He told the Times of India a further strike might sound the death knell for renowned tea brands.

Retail advice

Disruptions to the normal supply chain followed last year’s first flush. It was the loss of second flush teas that forced retailers to seek alternatives. To meet demand, buyers sought teas from Nepal and Sri Lanka. Nepal’s CTC (cut, tea, curl) replaced Darjeeling CTC at auction by late summer.  “Manufacturers and other authorities haven’t yet realised the risk this has posed,” according to Vivek Lochan.

Some pre-first flush teas are available now but these are from the quicker-to-warm lower altitude gardens (under 300 meters) and those that rush production simply to be first to market during a time when stocks are depleted globally. The result is often a thin, unbalanced tea boosted by chemicals and sometimes forced by irrigation. Seasoned buyers avoid tea plucked “just for early’s sake.” Forced plucking yields a light tea that does not last.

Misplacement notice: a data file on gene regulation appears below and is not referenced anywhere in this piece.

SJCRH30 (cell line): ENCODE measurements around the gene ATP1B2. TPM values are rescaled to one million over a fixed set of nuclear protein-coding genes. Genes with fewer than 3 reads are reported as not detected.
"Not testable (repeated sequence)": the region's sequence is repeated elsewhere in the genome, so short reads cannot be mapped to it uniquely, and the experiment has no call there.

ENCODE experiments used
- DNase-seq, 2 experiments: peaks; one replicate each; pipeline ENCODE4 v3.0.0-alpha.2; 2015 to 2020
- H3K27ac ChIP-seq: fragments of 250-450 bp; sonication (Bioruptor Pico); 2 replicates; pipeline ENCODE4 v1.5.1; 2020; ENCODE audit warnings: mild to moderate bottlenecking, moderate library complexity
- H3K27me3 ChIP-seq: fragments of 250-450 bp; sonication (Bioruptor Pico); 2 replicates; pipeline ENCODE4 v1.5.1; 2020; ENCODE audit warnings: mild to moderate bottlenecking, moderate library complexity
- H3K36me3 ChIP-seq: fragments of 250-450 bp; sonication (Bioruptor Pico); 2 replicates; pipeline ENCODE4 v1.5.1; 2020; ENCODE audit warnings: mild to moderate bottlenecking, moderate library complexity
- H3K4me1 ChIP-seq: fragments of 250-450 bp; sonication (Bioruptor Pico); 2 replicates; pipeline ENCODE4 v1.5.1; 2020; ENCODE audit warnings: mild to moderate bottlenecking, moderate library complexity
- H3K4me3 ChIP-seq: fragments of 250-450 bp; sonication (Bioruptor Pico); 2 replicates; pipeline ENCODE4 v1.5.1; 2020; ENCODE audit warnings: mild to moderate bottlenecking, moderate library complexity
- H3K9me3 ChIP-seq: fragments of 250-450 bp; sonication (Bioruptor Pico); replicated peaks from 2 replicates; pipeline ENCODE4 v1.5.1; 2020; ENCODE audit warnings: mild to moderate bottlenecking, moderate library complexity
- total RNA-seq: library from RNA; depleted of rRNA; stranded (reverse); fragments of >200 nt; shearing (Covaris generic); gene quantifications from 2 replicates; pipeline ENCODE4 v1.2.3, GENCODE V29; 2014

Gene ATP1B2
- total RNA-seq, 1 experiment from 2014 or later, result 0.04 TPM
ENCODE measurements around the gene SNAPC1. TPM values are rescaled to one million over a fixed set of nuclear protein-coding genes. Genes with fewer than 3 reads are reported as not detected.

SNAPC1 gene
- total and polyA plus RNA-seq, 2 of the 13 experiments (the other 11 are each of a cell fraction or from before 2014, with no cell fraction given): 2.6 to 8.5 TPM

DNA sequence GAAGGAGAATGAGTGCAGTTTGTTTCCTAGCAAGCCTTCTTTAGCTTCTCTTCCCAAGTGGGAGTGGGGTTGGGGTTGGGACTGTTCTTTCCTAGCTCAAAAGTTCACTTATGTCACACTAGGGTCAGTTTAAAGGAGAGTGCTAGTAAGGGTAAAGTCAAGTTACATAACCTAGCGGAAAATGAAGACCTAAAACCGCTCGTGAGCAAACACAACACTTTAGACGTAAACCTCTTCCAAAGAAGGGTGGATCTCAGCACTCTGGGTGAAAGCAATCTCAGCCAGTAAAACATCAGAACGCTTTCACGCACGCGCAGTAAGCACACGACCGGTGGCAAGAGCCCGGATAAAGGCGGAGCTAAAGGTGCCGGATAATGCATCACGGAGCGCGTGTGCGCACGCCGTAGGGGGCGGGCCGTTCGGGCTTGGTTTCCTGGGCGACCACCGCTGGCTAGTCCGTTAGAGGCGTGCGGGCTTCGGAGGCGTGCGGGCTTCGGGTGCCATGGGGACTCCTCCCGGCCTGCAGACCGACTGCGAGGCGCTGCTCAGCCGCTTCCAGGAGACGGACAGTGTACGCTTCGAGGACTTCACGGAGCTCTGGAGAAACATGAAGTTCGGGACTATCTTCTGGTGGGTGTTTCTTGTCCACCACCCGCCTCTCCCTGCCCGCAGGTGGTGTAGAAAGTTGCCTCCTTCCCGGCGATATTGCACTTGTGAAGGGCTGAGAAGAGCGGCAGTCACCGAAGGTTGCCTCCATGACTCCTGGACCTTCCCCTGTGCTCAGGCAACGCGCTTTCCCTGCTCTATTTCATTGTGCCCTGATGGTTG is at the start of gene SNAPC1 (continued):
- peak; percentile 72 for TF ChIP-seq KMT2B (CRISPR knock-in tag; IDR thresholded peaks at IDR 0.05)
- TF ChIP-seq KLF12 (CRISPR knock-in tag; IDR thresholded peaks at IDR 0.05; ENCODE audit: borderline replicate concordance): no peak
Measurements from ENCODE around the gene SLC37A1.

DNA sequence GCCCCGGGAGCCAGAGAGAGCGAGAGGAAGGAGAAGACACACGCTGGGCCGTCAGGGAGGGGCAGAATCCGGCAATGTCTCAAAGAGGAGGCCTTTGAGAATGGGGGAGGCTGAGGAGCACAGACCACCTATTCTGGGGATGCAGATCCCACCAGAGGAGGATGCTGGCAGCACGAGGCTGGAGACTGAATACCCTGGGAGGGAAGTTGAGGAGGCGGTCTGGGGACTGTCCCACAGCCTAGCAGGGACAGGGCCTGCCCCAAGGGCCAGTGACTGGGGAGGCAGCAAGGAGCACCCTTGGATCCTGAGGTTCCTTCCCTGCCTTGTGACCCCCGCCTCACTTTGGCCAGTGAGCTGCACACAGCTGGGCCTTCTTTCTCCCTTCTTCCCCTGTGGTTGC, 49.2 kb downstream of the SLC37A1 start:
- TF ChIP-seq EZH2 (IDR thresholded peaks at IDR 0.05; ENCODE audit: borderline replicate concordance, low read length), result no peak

“The first crop of every year is always expensive and sales are good because quantities are low and people are hungry after the winter break,” writes Vivek Lochan. “It has been no different this year. Canada, US, Europe, China, Japan – everybody is waking up to the wonder of the early first flushes from Darjeeling,” he said.

According to Indian Tea Association statistics, the first flush accounts for 20 percent of annual production. “Not every garden will be able to command the higher prices,” explains Mueller, “First flush is the entire season – not just the first planeloads from high-flying top gardens.”

Pullock Dutta, in Assam, India, contributed to this report.

Source: Times of India, Economic Times